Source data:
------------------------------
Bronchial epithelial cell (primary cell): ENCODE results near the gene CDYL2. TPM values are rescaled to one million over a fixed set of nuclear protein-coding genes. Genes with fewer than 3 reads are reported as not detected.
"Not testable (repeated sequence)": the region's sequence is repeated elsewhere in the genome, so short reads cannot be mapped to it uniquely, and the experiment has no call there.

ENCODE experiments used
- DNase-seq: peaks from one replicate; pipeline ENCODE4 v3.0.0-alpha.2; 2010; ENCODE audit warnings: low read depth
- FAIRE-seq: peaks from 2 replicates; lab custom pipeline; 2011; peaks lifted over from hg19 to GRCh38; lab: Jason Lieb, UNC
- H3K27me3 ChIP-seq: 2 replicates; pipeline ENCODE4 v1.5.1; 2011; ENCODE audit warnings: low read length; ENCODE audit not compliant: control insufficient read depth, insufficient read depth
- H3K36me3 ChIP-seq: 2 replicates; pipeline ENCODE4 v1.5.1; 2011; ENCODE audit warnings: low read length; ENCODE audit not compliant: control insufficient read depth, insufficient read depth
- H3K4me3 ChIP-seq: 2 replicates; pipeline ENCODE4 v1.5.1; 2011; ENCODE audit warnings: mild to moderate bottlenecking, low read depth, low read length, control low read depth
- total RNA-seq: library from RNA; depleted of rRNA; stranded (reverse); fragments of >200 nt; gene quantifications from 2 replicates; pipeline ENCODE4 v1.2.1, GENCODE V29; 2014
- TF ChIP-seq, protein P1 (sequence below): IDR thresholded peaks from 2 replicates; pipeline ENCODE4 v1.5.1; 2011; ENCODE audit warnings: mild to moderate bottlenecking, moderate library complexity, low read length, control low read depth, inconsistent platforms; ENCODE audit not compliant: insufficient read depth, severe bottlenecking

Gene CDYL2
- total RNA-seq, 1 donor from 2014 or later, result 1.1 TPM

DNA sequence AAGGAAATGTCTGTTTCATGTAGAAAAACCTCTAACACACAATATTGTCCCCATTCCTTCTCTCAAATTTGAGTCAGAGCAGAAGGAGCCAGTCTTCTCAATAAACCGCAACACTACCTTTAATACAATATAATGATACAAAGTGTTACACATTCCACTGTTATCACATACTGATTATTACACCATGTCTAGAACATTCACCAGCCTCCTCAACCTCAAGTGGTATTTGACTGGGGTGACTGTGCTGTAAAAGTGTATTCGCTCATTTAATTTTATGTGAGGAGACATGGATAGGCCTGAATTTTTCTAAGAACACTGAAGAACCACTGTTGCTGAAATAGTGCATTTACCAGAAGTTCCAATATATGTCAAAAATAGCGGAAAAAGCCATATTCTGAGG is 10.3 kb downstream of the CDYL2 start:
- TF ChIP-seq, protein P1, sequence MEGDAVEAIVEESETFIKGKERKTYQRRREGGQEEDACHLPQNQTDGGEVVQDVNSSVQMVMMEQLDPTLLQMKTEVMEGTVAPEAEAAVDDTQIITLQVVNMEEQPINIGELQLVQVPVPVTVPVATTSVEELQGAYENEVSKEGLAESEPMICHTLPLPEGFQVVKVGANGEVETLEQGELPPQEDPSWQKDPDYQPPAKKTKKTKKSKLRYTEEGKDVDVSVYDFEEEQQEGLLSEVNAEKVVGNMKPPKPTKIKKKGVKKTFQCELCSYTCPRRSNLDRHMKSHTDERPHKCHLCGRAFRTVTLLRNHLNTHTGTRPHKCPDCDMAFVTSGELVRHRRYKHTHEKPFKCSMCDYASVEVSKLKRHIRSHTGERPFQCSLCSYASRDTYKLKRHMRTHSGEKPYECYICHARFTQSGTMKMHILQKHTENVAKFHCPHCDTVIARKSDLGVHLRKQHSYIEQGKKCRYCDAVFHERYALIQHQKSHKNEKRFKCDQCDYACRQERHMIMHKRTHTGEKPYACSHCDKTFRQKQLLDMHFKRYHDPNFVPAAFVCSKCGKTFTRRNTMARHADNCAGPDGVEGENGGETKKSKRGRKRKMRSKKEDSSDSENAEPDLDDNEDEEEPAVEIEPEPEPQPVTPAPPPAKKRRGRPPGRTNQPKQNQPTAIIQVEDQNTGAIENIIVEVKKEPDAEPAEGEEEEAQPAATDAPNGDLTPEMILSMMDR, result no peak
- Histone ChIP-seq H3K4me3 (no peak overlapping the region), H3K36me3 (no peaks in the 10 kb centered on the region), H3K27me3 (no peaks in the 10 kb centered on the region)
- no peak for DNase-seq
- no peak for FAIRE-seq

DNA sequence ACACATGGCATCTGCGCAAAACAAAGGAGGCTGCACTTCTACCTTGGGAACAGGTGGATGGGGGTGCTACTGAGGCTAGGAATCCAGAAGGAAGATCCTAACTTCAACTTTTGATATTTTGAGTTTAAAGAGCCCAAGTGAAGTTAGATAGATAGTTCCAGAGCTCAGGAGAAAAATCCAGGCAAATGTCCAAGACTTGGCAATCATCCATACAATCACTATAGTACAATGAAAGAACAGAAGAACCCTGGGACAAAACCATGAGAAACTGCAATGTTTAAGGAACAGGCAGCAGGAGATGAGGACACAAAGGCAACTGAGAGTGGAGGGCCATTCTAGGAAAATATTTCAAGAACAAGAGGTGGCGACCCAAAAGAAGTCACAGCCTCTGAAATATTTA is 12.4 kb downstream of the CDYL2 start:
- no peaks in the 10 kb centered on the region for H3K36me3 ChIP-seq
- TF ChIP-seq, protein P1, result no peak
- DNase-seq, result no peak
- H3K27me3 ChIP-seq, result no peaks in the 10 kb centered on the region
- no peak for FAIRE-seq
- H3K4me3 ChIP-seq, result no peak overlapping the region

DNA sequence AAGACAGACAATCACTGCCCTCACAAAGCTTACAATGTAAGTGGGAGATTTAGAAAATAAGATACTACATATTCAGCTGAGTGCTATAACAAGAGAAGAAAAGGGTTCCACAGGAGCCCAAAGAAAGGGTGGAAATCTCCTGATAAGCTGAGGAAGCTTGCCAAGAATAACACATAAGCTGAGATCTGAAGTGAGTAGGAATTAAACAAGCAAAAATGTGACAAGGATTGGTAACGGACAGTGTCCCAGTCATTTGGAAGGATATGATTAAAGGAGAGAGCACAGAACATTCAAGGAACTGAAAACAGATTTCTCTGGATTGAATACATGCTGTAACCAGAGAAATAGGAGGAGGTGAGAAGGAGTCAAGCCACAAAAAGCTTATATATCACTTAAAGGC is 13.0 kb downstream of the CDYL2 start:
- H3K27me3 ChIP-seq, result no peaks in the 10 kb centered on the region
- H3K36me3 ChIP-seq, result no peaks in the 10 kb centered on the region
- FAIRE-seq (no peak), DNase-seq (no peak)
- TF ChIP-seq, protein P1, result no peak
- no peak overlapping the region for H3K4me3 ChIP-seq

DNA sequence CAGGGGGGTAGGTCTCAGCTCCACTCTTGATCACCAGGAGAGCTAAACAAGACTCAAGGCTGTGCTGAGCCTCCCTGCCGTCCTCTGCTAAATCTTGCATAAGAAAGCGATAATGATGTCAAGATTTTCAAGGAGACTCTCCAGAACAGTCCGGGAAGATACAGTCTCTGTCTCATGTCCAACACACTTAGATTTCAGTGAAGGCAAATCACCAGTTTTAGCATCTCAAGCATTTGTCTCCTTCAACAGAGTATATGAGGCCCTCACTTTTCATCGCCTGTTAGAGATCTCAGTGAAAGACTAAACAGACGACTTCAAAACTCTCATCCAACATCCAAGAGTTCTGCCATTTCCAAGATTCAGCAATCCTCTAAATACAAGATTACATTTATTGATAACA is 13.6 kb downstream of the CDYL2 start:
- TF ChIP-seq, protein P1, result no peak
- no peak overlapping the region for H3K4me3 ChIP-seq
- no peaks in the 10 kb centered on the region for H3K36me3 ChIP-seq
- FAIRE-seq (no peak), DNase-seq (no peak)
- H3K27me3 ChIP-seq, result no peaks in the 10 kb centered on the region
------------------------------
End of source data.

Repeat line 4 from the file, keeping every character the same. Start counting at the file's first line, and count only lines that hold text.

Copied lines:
- DNase-seq: peaks from one replicate; pipeline ENCODE4 v3.0.0-alpha.2; 2010; ENCODE audit warnings: low read depth